The temperature sensors 111 detect variations in temperature and in response, generate a corresponding output voltage that is indicative of the detected temperature variation. Here, it is preferable to use known temperature sensors conventionally provided in the indoor units.

The pipe opening/closing unit 120 includes valves which are used to selectively open and close the plurality of pipes connected to the outdoor unit 130. In order to achieve its intended function, the pipe opening/closing unit 120 opens only one pipe at a time when the outdoor unit 130 is operating. Therefore, it is preferable that the pipe searching unit 131 control the pipe searching process including the pipe opening/closing unit 120. However, one skilled in the art will readily appreciate alternative embodiments where such control is governed by other components.

In another embodiment, the installer of the multi-air conditioning system may manually operate the pipe opening/closing unit 120. However, it is preferable that the pipe opening/closing unit 120 automatically open and close the pipes, for example, under the control of the pipe searching unit 131, as stated above.

The pipe searching unit 131 may also control the operation of the outdoor unit 130. However, once again, one skilled in the art will readily appreciate alternative embodiments are possible, where control of the outdoor unit is governed by another component. The pipe searching unit 131 then searches for and identifies the one indoor unit 110 having the temperature sensor 111 whose signal first satisfies a predetermined set value. The search result may be displayed on a display unit for the installer. If necessary, the search result may be stored in a memory.

Again, the process of checking the connection between the pipes of each indoor unit 110 and the outdoor unit 130 is iterative in that each pipe is opened and closed in sequence, and the temperature and/or temperature change associated with the corresponding opened pipe is determined. Of course, the installer can manually check the temperature or temperature change at each indoor unit, but it is preferable that the installer receive information from the temperature sensor of each indoor unit through a corresponding wiring-line extending from the indoor unit connected to the outdoor to check the state of the indoor unit. In this way, the installer can perform the search from the position of the outdoor unit.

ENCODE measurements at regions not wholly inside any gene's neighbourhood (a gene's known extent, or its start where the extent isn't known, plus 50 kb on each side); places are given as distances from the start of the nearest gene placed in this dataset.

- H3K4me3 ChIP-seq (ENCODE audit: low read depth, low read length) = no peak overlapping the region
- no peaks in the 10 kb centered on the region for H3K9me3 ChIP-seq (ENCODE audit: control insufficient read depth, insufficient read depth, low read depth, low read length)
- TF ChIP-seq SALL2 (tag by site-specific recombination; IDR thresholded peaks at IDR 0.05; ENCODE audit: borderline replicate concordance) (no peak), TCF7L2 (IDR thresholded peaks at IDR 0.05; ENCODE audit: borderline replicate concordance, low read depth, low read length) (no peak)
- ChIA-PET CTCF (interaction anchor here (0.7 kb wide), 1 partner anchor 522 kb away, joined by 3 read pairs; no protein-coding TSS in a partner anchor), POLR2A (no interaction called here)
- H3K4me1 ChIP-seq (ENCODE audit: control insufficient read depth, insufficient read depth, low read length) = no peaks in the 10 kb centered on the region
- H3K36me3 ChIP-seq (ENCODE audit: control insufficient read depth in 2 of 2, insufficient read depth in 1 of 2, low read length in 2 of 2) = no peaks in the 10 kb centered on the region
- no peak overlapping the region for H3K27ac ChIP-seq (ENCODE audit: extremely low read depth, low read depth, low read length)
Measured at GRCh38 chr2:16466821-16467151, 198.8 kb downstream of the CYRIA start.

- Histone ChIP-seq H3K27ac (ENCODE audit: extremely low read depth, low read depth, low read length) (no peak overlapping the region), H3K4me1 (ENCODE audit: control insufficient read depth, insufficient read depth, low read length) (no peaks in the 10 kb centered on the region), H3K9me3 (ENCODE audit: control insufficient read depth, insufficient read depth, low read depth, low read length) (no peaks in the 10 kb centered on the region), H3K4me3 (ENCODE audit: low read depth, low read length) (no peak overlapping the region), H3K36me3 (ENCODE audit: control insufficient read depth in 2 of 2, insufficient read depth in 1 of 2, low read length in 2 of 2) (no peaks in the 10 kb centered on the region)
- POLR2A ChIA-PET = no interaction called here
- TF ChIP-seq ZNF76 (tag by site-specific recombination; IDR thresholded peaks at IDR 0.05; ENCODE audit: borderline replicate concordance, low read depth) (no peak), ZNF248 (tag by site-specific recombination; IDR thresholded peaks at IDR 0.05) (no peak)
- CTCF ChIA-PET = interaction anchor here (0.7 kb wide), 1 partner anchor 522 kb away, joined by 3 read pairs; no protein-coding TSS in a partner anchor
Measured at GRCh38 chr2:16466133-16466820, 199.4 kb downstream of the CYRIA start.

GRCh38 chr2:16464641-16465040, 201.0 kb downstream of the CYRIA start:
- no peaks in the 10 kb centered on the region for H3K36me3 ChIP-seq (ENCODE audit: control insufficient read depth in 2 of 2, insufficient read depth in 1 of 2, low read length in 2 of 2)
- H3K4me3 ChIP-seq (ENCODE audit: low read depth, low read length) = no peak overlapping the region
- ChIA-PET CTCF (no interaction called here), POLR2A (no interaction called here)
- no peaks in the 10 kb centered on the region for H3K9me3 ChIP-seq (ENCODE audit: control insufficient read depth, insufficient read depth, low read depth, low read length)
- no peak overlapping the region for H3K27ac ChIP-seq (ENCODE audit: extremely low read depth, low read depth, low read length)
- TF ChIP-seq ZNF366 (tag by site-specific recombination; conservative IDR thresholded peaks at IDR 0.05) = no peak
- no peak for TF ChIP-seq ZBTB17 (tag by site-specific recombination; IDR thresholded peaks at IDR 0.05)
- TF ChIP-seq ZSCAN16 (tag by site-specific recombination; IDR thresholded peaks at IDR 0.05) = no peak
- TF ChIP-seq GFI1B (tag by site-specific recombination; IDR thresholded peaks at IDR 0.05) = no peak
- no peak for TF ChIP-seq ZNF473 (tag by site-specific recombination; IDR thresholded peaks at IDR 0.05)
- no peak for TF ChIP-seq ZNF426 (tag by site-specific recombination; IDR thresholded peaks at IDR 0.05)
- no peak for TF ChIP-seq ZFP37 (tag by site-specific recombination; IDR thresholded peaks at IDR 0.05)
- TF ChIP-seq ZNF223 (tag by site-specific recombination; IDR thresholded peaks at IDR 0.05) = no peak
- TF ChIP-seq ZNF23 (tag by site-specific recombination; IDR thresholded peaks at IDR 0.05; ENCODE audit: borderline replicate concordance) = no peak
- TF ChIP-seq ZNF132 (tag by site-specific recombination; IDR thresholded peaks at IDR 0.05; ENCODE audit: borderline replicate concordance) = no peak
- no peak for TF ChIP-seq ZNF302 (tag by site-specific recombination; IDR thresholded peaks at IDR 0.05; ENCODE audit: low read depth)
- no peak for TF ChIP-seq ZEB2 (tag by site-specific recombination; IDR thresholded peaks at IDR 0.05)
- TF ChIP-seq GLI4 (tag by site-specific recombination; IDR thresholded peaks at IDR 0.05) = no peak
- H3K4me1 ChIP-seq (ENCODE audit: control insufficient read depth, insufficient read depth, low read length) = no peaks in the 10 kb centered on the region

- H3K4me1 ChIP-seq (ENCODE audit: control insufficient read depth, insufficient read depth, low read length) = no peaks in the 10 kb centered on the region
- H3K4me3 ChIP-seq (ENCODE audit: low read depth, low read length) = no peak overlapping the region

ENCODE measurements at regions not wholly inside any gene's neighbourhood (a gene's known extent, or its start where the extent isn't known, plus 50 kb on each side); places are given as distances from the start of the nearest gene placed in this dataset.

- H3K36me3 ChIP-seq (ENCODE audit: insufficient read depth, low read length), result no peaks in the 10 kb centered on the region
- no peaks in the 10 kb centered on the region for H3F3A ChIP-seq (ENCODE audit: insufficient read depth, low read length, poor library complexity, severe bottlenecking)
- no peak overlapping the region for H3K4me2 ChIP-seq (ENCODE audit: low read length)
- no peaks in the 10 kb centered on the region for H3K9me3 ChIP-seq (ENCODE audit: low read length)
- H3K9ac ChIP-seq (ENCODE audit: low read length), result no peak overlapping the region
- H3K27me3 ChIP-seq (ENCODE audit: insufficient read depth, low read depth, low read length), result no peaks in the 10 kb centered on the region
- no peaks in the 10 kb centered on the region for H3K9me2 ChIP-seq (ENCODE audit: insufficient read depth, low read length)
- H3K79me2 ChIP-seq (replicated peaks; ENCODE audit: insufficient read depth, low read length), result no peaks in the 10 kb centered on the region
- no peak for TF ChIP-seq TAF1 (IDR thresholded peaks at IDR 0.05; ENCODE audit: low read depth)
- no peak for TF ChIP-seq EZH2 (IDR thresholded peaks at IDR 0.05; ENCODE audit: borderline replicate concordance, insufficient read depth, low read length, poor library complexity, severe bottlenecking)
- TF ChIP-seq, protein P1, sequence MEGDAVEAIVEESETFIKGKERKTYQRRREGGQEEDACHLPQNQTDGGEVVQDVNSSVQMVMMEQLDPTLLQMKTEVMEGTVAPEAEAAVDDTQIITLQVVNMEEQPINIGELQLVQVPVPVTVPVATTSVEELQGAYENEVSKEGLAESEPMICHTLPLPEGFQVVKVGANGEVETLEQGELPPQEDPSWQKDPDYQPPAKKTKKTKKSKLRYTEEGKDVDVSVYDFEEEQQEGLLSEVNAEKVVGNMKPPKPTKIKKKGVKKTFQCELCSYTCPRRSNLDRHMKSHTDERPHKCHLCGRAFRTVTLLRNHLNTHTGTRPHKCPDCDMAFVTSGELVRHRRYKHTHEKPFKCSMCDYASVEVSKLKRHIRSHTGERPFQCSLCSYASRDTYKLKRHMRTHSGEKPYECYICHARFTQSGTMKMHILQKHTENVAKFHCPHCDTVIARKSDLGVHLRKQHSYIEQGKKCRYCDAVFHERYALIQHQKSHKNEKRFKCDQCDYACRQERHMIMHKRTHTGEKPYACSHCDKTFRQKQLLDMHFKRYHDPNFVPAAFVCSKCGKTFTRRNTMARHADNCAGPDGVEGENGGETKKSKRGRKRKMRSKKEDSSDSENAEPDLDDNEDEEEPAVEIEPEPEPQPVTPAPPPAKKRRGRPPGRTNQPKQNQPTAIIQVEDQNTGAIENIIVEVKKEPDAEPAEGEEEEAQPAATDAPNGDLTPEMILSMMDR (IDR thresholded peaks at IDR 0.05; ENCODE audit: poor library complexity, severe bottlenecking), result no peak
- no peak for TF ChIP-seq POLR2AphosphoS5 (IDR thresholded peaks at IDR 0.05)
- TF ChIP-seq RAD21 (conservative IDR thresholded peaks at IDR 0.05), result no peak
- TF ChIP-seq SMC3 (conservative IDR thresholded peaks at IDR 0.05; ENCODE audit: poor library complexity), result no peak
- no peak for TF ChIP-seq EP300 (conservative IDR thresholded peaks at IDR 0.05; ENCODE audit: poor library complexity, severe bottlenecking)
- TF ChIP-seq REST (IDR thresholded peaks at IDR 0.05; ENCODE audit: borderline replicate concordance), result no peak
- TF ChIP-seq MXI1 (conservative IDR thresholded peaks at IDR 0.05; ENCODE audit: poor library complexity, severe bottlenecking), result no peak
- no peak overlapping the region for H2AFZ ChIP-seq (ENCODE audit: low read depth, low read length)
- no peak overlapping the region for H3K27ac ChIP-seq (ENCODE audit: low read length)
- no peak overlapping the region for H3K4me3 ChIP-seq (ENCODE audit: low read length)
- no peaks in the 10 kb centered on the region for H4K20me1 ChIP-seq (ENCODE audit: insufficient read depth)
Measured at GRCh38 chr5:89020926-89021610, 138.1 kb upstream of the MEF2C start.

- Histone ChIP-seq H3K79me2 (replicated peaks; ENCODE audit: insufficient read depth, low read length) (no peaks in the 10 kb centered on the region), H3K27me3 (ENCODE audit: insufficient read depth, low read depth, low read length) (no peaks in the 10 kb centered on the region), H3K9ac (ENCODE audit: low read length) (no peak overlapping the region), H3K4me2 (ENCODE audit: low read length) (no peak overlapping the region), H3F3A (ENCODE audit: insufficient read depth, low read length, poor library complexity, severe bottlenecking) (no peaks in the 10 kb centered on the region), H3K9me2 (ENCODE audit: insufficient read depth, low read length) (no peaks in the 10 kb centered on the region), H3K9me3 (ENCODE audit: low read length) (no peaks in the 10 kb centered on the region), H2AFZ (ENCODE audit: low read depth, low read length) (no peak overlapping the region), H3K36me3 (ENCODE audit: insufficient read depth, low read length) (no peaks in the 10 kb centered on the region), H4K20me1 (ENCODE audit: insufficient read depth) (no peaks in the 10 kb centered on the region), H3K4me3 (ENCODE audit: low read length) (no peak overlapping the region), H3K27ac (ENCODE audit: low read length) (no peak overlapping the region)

In one embodiment, the pipe searching unit is in the outdoor unit 130. Alternatively, the pipe searching unit may in any one of the indoor units.

Two exemplary configurations will be described herein below that allow the installer to determine whether the wires are properly connected. In accordance with the first exemplary configuration, a wiring-line display unit is provided so the installer can visually establish the connection point between the outdoor unit and the wiring-line associated within the indoor unit having the temperature sensor that first satisfies a set value. In accordance with the second exemplary configuration, a wiring-line matching unit is provided that matches the currently opened pipe with the corresponding indoor unit having the temperature sensor that first satisfies the set value.

In the first exemplary configuration, the wiring-line display unit, displays the connection point between the outdoor unit 130 and the wiring-line of the indoor unit 110 corresponding to the opened pipe. The wiring-line display unit may be located at or in the outdoor unit 130 to display the connection state of the wiring-lines such that the installer can correctly connect the wires, as described now with reference to FIG. 3.